What is the meaning of this phrase? In the last resort, the concept of heredity amounts to this: All that confronts us in the animal, with all its manifold configurations, was potentially contained in the germ-cell of the mother-animal. Such is the effort of modern science: to study the ox externally, in the untold variety of its forms, and then to say: The ox comes from the germ-cell. There were already the forces which in their full growth and development have given rise to the ox. Accordingly, the germ-cell is an extremely complex body ... It would indeed have to be appallingly complex, this germ-cell of the ox. For it would have to contain all that presses and moulds and twists and turns and works so that the tiny germ-cell may become the ox with its manifold forms.
However you may twist and turn it (and there are many theories — evolution, epigenesis, and so on ...) however you may twist it, it comes to this. In the last resort you must conceive the germ-cell, the minute ovum, as appallingly complicated. And where all things are referred to molecules, supposed to be built up in great complication from the atoms, some scientists are prone to represent the first rudiment of the germ-cell as a complex molecule. But this, my dear friends, does not even accord with physical observation.
Is the germ-cell really a molecule or an organism so complicated? Its peculiar quality lies not at all in complication, but on the contrary: it throws all the matter back into chaos. The germ-cell of all things, in the mother-body, is not a complicated structure, but a material utterly pulverised — chaoticised. It is not organised at all. It is something that falls back into an utterly unorganised, pulverised condition. Never could reproduction take place if it were not for this. Precisely in the egg, unorganised, lifeless matter — which tends to crystalline formation — falls back into complete chaos. Albumen is not the most complicated body, but the very simplest, entirely void of inherent determination. Out of this tiny chaos which the germ-cell is to begin with, no ox could ever arise — no, not in all eternity. For it is really chaos.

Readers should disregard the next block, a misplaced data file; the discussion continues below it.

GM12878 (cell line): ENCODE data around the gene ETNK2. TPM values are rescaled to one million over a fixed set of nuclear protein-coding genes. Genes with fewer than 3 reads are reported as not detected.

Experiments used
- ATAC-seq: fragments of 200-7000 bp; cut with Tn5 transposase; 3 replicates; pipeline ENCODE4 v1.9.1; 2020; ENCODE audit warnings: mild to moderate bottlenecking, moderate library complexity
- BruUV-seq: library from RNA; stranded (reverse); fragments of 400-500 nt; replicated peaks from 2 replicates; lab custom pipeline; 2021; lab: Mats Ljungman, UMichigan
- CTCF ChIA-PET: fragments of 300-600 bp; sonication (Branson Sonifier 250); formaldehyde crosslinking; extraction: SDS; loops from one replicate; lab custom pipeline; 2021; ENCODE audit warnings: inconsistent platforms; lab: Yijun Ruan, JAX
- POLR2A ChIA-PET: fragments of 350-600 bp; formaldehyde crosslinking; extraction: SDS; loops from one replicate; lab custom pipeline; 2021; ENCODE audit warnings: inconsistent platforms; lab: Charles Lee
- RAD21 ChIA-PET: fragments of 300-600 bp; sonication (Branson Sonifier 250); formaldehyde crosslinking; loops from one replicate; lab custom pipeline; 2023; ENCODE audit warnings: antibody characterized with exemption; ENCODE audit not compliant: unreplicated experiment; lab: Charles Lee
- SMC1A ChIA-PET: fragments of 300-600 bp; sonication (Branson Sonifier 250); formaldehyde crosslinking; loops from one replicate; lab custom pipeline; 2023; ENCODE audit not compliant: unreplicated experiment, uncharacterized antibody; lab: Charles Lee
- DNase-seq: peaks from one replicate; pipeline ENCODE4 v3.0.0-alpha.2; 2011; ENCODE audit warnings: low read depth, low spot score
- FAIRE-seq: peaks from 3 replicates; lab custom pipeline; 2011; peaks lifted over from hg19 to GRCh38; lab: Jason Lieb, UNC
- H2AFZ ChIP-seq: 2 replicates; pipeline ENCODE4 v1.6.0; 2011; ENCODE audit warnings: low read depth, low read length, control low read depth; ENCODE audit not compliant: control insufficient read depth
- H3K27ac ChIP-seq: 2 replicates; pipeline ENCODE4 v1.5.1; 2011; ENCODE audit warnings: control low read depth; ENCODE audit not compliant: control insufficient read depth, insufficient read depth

Why then does it become the ox? Because at this stage the whole universe proceeds to work upon the germ-cell in the mother organism. Precisely inasmuch as it has become chaos — void of determination in itself — the entire universe can work upon it. Fertilisation has no other object in the world than to reduce matter again to chaos, to the indeterminate void, so that no other entity is working but the pure universe.
But now if we look within the mother-body — there are not the causes. If we look outside into the universal ether — there too, in what takes place simultaneously, are not the causes. We must go back, before the animal came into being, if we would find the causes of what is germinating there as the beginning of a creature capable of sensation and movement. We must go back, before the creature's life began. For all that is capable of sensation and movement, the world of causes lies not in the simultaneous, but before the creature's origin.
If it is a plant which I observe, I must go out into the simultaneous, although in the far and wide universe. There I shall find the cause. But if I want to find the cause of all that works as sensation or capacity of movement in the animal, I can no longer go into the simultaneous universe. I must go into that which precedes the creature's life. In other words, the constellation of the stars must have become different. What influences the specifically animal nature is not the constellation in the universe simultaneous with the animal, but the constellation of the stars preceding the animal's life.